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Knowing when stock is finished

post #1 of 18
Thread Starter 
I like to make home made stocks but I am never quite sure how to tell when they are finished. I usually cook by time and if the stock doesn't congeal when cooled, I know I didn't cook it long enough. So , it's back on the stove for an additional reduction to fix the problem. I sure could use some tips from the pros on how to test my stocks.

Many thanks!

Cooking_Sherry
post #2 of 18
There is no absolute test. It is done when it has the strength of flavor/color/body you want for your purposes. If congealing is the stage right for your purposes, that's good.

Remember you're working with natural ingredients here. These ingredients vary greatly from specimen to specimen and with the seasons. So your stock will vary each time too.

My tap water varies a bit seasonally too. With the drought out here, the water has gotten harder. That changes things too.
Palace of the Brine -- "I hear the droning in the shrine of the sea monkeys." Saltair
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Palace of the Brine -- "I hear the droning in the shrine of the sea monkeys." Saltair
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post #3 of 18
What timings are you using now?
"Notorious stickler" -- The New York Times, January 4, 2004
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"Notorious stickler" -- The New York Times, January 4, 2004
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post #4 of 18
Taste it! A stock won't be gelatinous if it doesn't have lots of bones in it. And that may be fine if you are using it for soup, for instance. A broth (more meat than bones) tends to be thinner but will still have great flavour. If you are using your stock for sauces, that's different.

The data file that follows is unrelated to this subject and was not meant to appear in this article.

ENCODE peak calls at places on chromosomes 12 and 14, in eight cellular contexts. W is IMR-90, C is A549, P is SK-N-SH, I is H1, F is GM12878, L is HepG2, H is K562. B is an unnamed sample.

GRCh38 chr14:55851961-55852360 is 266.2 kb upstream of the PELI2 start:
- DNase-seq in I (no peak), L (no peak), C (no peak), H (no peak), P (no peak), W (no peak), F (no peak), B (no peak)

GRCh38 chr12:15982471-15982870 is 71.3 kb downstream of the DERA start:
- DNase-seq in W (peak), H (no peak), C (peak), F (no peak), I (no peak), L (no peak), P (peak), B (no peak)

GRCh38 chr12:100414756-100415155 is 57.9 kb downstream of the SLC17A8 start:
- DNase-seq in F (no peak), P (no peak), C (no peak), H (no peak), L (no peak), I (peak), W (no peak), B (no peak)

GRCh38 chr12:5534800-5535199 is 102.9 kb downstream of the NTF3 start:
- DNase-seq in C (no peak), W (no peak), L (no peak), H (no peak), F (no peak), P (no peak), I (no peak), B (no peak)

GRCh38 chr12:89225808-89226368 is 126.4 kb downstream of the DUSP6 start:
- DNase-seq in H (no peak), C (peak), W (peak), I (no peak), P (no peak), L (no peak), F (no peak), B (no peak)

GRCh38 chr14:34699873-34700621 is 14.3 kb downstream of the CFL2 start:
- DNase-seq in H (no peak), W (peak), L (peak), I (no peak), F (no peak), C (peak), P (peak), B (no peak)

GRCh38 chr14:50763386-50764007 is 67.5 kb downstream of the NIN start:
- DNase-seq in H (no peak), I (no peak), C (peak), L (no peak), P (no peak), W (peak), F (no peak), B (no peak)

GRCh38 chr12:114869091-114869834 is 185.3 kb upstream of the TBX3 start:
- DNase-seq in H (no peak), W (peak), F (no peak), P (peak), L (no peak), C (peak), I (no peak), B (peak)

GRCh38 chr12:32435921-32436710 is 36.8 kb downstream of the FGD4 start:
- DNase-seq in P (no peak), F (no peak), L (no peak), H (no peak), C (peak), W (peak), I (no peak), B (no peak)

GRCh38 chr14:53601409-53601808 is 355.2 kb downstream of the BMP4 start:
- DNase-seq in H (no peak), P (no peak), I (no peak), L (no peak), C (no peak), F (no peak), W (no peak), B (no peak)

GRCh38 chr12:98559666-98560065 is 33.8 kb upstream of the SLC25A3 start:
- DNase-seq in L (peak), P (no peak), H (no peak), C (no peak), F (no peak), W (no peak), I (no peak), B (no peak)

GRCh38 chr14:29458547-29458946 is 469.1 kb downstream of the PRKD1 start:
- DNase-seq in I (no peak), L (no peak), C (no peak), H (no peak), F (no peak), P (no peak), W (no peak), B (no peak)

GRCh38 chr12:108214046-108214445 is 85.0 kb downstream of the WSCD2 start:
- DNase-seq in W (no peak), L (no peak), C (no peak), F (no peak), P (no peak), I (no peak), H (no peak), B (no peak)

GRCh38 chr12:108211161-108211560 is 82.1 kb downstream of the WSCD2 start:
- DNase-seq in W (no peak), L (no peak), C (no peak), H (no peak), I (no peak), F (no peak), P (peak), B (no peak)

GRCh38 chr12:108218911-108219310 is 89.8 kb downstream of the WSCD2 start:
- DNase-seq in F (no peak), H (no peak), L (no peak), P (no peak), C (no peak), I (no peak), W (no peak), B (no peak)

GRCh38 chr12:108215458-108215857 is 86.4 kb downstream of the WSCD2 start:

I always test my stock. I taste a spoonful with a grain of salt (literally) in it to see if it's palatable. Sometimes I adjust the content a little or pull out ingredients that I find too strong, and let it cook for another 20 minute or so. Trust your taste buds!
post #5 of 18
I'll never forget the Good Eats episode (on Food Network) where Alton said something like "The true test is...", took a bone out of the stock, and broke it apart easily with his fingers. I think he said he does it at least 8 hours. I haven't made a stock since seeing that, and i usually do mine 4 hours tops, but I am going to try it for longer, as soon as I have 8 hours to spare... :(
But yes it does depend how strong you want it, what it's for, etc.
post #6 of 18
What type of stock are you referring to?
Baruch ben Rueven / Chanaבראד, ילד של ריימונד והאלאן
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Baruch ben Rueven / Chanaבראד, ילד של ריימונד והאלאן
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post #7 of 18
Thread Starter 
I'm making chicken stock for sauce applications. I'm going to be making a white chicken stock. I have about 5 pounds of boned chicken carcasses. Not a lot of meat left on the bones. Which makes me think I should add some additonal meat to balance the flavor. In this instance, will the chicken part used make a difference? Would love to get rid of some drum sticks this way as my family is not real fond of them.

Regarding cooking time, most of the recipes I've used call for 4 hours cooking time. Will have to give a bone a snap to see it they break but I'm not sure I'm willing to cook white stock and additional 4hrs just to see if the bones snap.

Thanks for sharing your salt tasting technique. I'm going to use that suggestion.

cooking_sherry
post #8 of 18
If I'm right, the flavor comes not from the meat but from the bones. I hear wings are good for stock. Drumsticks probably are good too.
post #9 of 18
Drumsticks are good but drumstick bones are better! I concur: flavour does come from bones. Think about a piece of chicken that's been boiled for four hours: not much flavour to give...
post #10 of 18